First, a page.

Brian Weller
Brian Weller

FINANCE
Donald P. Jacobs Scholar
Assistant Professor of Finance

Print Overview

Brian Weller is an Assistant Professor of Finance. He conducts empirical and theoretical research in asset pricing and market microstructure with an emphasis on liquidity and market design. In recent work, he investigates specialization within the intraday intermediation sector and the incentives of exchanges. Professor Weller also studies security design and high frequency trading.

Professor Weller joined the Finance Department at Northwestern Kellogg in July 2013. He received his Ph.D. in Financial Economics from the University of Chicago Booth School of Business and Department of Economics in June 2013.



Areas of Expertise
Asset Pricing (Equity Markets/Stock Market, Investments and Portfolio Choice)
Derivative Securities and Markets (Futures, Options, Commodities)
Equity Markets (Stock Market) (Includes: Asset Pricing, Investments and Portfolio Choice)
Information Economics
Liquidity
Regulation of Financial Markets
Print Vita
Education
Ph.D., 2013, Financial Economics, Booth School of Business and Department of Economics, University of Chicago
M.A., 2013, Economics, Department of Economics, University of Chicago
A.B., 2009, Applied Mathematics with Secondary Field in Economics, Harvard University, magna cum laude

Academic Positions
Assistant Professor of Finance, Finance Department, Kellogg School of Management, Northwestern Univeristy, 2013-present

Other Professional Experience
Consultant to the Office of the Chief Economist, Commodity Futures Trading Commission, 2011-2012
High Frequency Research Consultant, Paragon Castle Corporation, 2009-2009

Grants and Awards
Q-Group Research Award, 2013
John Leusner Fellowship, 2013
Eugene F Fama PhD Fellowship, 2012-2013
John and Serena Liew PhD Fellowship, 2011-2012
Lynde and Harry Bradley Foundation Fellowship, 2011-2012
Center for Research in Security Prices Summer Research Award, 2010
Phi Beta Kappa, 2008

Conference Presentations
Duke (Fuqua), Harvard Business School (Finance), Northwestern (Kellogg), UCLA (Anderson), University of Pennsylvania (Wharton), USC (Marshall), UT Austin (McCombs), Washington University in St. Louis (Olin), 2013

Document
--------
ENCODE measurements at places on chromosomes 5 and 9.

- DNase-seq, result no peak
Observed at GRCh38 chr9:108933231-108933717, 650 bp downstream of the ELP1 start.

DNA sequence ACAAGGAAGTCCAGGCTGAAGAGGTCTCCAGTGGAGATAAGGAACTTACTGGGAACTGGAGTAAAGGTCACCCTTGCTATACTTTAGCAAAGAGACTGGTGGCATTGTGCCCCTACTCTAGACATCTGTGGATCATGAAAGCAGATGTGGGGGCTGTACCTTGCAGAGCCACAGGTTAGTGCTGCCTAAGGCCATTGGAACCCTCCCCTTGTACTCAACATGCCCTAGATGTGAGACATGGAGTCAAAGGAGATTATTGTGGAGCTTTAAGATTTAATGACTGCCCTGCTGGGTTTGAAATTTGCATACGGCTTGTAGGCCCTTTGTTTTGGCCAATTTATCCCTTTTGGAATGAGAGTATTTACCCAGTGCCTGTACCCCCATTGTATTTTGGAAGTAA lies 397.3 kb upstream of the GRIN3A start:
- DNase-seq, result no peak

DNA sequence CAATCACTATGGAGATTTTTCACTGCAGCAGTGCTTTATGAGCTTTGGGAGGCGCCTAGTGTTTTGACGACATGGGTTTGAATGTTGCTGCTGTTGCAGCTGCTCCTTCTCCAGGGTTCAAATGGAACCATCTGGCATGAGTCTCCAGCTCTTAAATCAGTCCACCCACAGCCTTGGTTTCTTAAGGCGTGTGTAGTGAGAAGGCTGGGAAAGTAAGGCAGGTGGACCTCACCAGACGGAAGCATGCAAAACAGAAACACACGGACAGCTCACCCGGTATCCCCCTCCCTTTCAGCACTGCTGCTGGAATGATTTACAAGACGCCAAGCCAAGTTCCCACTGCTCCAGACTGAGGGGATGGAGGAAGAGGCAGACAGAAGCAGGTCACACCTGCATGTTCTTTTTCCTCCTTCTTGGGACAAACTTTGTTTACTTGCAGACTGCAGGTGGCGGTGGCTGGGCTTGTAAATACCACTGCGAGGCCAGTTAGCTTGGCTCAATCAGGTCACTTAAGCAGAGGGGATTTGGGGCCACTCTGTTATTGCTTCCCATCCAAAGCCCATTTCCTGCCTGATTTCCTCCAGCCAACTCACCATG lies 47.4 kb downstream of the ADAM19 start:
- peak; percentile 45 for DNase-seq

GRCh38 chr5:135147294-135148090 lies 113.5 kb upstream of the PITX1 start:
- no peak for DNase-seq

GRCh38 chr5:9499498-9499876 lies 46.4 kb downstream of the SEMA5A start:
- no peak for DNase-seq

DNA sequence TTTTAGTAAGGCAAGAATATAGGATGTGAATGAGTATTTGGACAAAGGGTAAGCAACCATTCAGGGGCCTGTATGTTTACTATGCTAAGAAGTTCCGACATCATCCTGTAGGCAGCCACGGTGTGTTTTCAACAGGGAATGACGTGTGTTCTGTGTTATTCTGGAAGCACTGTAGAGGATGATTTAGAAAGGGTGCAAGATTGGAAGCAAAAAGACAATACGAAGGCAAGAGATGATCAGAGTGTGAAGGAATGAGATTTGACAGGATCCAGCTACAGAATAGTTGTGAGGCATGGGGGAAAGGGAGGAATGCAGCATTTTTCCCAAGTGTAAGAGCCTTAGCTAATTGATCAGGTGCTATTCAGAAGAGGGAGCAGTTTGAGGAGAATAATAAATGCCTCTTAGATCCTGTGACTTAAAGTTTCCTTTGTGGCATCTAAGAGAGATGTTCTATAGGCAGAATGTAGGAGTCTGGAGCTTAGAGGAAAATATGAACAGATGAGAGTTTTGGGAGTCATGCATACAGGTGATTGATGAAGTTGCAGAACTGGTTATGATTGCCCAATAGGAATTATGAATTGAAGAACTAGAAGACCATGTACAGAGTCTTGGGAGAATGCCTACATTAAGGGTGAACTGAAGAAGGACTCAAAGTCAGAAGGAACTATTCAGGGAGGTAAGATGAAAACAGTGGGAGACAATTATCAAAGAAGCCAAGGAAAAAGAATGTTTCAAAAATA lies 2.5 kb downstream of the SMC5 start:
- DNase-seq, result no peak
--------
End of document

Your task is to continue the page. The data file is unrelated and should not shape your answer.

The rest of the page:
Trans-Atlantic Doctoral Conference, University of Chicago (Booth), Federal Reserve Bank of Chicago, New York University (Stern), 2012

 
Print Research
Research Interests
Asset Pricing, Market Microstructure, Security Design

Articles
Weller, Brian, Brigitte Madrian, John Beshears, James J. Choi and David Laibson. 2010. Public Policy and Saving for Retirement: The ‘Autosave’ Features of the Pension Protection Act of 2006. Better Living Through Economics.
Working Papers
Weller, Brian. 2013. Fast and Slow Liquidity.
Weller, Brian. 2013. Intermediation Chains and Specialization by Speed: Evidence from Commodity Futures Markets.
Weller, Brian. 2012. Price Transparency and Price Discriminating Noisy Rational Expectations Equilibria.

 
Print Teaching
Teaching Interests
Finance, Investments
Full-Time / Part-Time MBA
Finance I (FINC-430-0)

This course counts toward the following majors: Analytical Finance, Finance

This course studies the effects of time and uncertainty on decision making. Topics include discounted cash flow valuation, stock and bond valuation, the term structure of interest rates, bond duration, capital budgeting under certainty and uncertainty, portfolio theory, asset pricing models and efficient markets.

The prerequisite for this course is knowledge of probability and statistics through linear regression. This requirement may be satisfied with either (i) prior or concurrent registration in Decision Sciences 434, (ii) sufficient previous course work in statistics. Familiarity with basic financial accounting (Accounting 430) and microeconomics (Managerial Economics 430) is recommended.

To qualify for a Finance I (FINC-430) waiver, you must have passed a comparable course with a grade of A. The type and level of material covered in the course are represented by chapters 1-13 and 23 of the text by Brealey and Myers, Principles of Corporate Finance. You need not request a Finance I waiver to enroll in FINC-440 (Turbo). To help you decide whether you should waive Finance I, take the self-assessment test online at www.kellogg.northwestern.edu/finance/curriculum/finance1waiver.htm.